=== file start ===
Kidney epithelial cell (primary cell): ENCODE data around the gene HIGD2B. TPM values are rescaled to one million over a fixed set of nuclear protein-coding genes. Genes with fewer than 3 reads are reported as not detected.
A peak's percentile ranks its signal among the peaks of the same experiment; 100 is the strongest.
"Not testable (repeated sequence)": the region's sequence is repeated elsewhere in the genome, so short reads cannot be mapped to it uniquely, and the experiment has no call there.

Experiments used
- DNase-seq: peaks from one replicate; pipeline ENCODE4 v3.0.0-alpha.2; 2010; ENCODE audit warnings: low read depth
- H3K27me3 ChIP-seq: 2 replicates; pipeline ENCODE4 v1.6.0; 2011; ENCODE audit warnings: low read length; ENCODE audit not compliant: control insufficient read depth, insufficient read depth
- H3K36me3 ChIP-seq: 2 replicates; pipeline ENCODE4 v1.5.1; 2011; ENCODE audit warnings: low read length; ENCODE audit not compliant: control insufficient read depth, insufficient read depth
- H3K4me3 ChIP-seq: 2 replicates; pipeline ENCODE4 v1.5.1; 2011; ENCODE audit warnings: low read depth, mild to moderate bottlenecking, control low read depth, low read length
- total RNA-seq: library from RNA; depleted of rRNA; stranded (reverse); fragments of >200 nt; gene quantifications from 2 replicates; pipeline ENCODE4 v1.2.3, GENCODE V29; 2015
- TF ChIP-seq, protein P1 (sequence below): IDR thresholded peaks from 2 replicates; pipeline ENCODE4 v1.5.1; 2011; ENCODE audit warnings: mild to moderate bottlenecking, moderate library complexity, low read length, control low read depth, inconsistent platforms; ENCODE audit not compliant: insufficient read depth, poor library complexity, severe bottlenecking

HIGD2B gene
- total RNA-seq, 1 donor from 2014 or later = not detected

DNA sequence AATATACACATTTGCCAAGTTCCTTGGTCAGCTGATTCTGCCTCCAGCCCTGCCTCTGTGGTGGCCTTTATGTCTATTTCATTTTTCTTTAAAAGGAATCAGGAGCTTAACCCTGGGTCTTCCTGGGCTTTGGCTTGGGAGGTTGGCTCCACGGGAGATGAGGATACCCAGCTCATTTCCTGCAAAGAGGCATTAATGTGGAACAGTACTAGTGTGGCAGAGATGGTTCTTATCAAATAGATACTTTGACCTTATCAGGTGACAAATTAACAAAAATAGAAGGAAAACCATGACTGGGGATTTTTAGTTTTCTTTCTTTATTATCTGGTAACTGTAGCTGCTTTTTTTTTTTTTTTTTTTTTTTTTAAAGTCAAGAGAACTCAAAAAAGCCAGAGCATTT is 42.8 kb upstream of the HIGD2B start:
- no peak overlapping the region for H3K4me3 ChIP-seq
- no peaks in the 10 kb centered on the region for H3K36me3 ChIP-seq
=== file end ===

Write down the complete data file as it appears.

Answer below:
Kidney epithelial cell (primary cell): ENCODE data around the gene HIGD2B. TPM values are rescaled to one million over a fixed set of nuclear protein-coding genes. Genes with fewer than 3 reads are reported as not detected.
A peak's percentile ranks its signal among the peaks of the same experiment; 100 is the strongest.
"Not testable (repeated sequence)": the region's sequence is repeated elsewhere in the genome, so short reads cannot be mapped to it uniquely, and the experiment has no call there.

Experiments used
- DNase-seq: peaks from one replicate; pipeline ENCODE4 v3.0.0-alpha.2; 2010; ENCODE audit warnings: low read depth
- H3K27me3 ChIP-seq: 2 replicates; pipeline ENCODE4 v1.6.0; 2011; ENCODE audit warnings: low read length; ENCODE audit not compliant: control insufficient read depth, insufficient read depth
- H3K36me3 ChIP-seq: 2 replicates; pipeline ENCODE4 v1.5.1; 2011; ENCODE audit warnings: low read length; ENCODE audit not compliant: control insufficient read depth, insufficient read depth
- H3K4me3 ChIP-seq: 2 replicates; pipeline ENCODE4 v1.5.1; 2011; ENCODE audit warnings: low read depth, mild to moderate bottlenecking, control low read depth, low read length
- total RNA-seq: library from RNA; depleted of rRNA; stranded (reverse); fragments of >200 nt; gene quantifications from 2 replicates; pipeline ENCODE4 v1.2.3, GENCODE V29; 2015
- TF ChIP-seq, protein P1 (sequence below): IDR thresholded peaks from 2 replicates; pipeline ENCODE4 v1.5.1; 2011; ENCODE audit warnings: mild to moderate bottlenecking, moderate library complexity, low read length, control low read depth, inconsistent platforms; ENCODE audit not compliant: insufficient read depth, poor library complexity, severe bottlenecking

HIGD2B gene
- total RNA-seq, 1 donor from 2014 or later = not detected

DNA sequence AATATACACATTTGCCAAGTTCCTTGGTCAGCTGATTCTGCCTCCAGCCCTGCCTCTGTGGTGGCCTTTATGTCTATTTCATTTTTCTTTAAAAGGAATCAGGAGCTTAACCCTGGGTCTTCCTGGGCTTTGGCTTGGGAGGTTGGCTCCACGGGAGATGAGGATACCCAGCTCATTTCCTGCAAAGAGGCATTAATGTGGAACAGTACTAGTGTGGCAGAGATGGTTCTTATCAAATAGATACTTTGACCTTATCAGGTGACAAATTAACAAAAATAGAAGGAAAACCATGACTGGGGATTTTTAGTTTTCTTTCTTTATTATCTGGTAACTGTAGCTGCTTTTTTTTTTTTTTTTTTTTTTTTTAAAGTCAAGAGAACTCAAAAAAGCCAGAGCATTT is 42.8 kb upstream of the HIGD2B start:
- no peak overlapping the region for H3K4me3 ChIP-seq
- no peaks in the 10 kb centered on the region for H3K36me3 ChIP-seq